On a positive note, 93 percent of individuals know that the Department of Veteran’s Affairs offers a suicide helpline, and 91 percent of vets say they have recommended that their friends seek out mental health treatment.

In an unrelated study published in The Journal of the American Medical Association (JAMA), researchers from the Naval Health Research Center found that the rising number of suicides in the military may not be caused by deployments to Iraq and Afghanistan. Instead, they believe that untreated depression, manic-depressive disorder, and alcohol abuse are much stronger indicators that an enlisted individual will commit suicide. For more information about the study, visit JAMA.
Have you noticed lately that your favorite smartphone app or videogame greets you with an occasional surprise or random reward when you log on? For example, a popular app for an upscale taxi service called Uber rewards its customers with unexpected one-day options such as on-demand roses, ice cream, or even helicopter rides. The offers are “just for fun” says Travis Kalanick, Uber’s CEO, and customers seem to agree: traffic to their app spikes on days when these special services are offered. But there is nothing random about this kind of marketing, according to Steve Henn, Technology Correspondent for National Public Radio.

“Many of the most popular technologies of our time tap into powerful reward mechanisms in our brains,” said Henn in a July 24 story on NPR’s All Tech Considered program. “Many techies and marketers are tapping, sometimes unintentionally, into decades of neuroscience research to make their products as addictive and profitable as possible.”

As every student of psychology knows, unexpected rewards are much better at driving behavior than predictable ones; this was proved by the famous behaviorist B.F. Skinner in the 1930s with his Skinner Box experiment. Skinner trained rats to press a lever in order to receive a food pellet; he then set the mechanism to release the pellet only occasionally and randomly. This caused the rats to obsessively click the lever again and again, hoping to trigger a reward.

This kind of behavior, in both rats and humans, is a response not to hunger but rather to the boost of dopamine released by the brain in anticipation of a reward, says Nora Volkow, the head of the National Institute on Drug Abuse. Volkow and others have studied the effects of dopamine on the brain and its role in addictive behavior, and a large body of research has shown that unexpected rewards trigger the release of more dopamine than expected ones. So the repeated clicks to your favorite app might be a desire for the dopamine rush in anticipation of the latest special offer.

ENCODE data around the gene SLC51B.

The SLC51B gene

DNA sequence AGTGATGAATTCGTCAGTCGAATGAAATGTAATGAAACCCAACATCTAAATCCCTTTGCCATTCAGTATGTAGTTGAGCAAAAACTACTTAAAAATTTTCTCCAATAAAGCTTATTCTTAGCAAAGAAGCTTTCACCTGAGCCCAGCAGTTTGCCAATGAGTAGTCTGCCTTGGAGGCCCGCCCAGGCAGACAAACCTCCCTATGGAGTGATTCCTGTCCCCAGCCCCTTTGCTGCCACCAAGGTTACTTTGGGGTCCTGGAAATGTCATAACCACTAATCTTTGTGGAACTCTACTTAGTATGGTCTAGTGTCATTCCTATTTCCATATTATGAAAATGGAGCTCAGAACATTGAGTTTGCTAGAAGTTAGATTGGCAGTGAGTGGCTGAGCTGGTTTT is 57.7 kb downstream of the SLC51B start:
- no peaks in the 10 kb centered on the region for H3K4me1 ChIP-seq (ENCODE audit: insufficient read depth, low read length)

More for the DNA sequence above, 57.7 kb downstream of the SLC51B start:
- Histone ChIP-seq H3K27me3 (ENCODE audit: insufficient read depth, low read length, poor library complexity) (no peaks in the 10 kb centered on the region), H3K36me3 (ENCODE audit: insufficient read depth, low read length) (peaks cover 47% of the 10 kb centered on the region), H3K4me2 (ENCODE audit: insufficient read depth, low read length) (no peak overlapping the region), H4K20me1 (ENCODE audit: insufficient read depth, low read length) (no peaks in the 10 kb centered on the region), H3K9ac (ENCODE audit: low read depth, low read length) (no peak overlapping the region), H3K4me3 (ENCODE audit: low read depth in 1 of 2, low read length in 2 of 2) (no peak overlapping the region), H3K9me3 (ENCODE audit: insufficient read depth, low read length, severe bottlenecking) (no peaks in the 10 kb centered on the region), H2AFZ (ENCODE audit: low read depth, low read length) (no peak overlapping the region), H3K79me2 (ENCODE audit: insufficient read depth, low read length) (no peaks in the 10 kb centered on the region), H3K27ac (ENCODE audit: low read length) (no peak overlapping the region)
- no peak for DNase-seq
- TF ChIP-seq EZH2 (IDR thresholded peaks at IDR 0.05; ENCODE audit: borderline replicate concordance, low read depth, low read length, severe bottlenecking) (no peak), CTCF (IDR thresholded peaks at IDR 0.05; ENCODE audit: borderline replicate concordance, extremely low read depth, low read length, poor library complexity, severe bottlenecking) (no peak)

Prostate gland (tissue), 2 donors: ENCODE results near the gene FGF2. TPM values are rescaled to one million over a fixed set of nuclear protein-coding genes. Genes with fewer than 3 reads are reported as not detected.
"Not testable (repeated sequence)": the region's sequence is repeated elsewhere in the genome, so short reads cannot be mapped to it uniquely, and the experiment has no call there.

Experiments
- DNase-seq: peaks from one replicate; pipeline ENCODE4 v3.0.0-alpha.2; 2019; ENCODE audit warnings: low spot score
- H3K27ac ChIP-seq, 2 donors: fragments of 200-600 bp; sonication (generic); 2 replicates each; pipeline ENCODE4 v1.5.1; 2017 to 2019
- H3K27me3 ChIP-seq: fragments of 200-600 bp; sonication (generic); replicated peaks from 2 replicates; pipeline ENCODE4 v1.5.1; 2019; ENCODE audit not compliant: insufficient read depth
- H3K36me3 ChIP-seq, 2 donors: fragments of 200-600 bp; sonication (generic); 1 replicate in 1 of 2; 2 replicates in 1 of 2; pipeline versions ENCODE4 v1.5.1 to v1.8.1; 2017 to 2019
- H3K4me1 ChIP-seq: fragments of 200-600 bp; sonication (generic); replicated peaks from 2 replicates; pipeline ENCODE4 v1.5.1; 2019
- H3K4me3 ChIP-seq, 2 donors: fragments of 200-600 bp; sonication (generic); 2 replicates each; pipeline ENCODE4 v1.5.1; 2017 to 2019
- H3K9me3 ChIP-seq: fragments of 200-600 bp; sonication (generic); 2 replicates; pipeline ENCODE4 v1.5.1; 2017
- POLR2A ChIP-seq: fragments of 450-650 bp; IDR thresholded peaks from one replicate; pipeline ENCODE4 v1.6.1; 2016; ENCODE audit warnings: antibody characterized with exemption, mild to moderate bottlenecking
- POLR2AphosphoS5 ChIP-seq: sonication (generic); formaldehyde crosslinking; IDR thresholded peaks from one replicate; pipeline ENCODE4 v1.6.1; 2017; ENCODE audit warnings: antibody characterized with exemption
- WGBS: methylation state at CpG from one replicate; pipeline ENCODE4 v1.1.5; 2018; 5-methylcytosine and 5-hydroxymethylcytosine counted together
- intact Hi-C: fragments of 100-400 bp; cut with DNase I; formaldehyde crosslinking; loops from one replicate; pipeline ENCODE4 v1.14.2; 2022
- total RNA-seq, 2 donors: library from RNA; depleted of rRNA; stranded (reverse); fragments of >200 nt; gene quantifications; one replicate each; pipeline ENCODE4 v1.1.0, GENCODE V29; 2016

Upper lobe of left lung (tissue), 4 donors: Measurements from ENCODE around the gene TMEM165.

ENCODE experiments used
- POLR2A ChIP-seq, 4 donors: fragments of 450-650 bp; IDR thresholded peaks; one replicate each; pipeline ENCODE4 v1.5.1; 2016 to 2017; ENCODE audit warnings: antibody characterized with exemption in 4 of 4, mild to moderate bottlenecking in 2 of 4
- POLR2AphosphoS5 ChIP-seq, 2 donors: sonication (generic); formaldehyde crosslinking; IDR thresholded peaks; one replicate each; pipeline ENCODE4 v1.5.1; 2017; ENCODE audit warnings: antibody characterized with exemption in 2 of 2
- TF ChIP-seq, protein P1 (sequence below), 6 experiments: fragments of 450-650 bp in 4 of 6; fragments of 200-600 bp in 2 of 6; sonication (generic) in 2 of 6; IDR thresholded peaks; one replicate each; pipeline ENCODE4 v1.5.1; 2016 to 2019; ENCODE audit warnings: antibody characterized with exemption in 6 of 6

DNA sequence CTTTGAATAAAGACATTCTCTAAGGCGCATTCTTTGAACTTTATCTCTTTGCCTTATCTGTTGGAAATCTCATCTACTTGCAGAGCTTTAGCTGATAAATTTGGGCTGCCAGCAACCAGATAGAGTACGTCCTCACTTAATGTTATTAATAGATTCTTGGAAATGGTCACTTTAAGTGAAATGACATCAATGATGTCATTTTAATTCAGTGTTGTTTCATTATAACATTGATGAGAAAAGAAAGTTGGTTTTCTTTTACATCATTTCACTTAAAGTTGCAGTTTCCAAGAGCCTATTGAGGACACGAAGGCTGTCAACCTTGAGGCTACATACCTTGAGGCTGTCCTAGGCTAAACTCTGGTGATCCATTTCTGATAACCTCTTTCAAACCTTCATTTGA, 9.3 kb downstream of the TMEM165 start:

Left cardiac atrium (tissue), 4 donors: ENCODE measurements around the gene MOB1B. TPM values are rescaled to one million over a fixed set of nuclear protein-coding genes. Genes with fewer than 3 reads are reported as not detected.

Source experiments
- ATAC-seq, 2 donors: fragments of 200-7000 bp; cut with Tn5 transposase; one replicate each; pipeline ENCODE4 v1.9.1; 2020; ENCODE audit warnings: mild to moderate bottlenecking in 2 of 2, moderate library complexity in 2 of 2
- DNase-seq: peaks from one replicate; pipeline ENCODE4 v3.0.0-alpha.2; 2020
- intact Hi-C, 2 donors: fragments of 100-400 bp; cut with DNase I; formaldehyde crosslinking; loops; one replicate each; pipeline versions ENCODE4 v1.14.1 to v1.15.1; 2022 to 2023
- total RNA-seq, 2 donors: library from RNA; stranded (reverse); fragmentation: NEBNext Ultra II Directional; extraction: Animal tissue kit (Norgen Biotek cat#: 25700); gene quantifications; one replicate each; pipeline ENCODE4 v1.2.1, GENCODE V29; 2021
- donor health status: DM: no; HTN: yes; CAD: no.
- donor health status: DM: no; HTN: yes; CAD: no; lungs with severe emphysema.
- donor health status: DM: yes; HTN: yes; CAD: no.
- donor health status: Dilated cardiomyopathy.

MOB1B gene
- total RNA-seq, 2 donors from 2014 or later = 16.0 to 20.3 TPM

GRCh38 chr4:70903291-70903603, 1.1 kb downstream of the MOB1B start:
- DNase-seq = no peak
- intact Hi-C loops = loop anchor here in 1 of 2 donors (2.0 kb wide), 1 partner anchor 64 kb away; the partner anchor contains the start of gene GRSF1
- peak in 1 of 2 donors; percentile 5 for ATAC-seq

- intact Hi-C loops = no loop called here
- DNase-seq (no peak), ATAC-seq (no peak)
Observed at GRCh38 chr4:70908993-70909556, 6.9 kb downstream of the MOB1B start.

What do you think? Are apps with random rewards just for fun, or are they cultivating genuinely addictive behavior? PAR wants to hear from you, so leave a comment and join the conversation!
Although overall life expectancy in the U.S. has increased from 75 years to 78 years in the past decade, information from the Institute for Health Metrics and Evaluation at the University of Washington in Seattle has found that Americans are spending more of their lifetime dealing with disability.

According to the research, Americans are now spending an average of 10.1 years living with a disability, up from 9.4 years reported before 1990.

Of the top five disabilities, two are mental health diagnoses – major depressive disorder (ranked No. 2) and anxiety disorders (ranked No. 5). These rankings have not changed from the 1990 report. The researchers hope that this report can help focus on which diseases, injuries, and health problems are the greatest losses of health and life, with the hope of using that information to better serve these problems with improved health and medical care.

More information about this study is available in the July 10 issue of the Journal of the American Medical Association.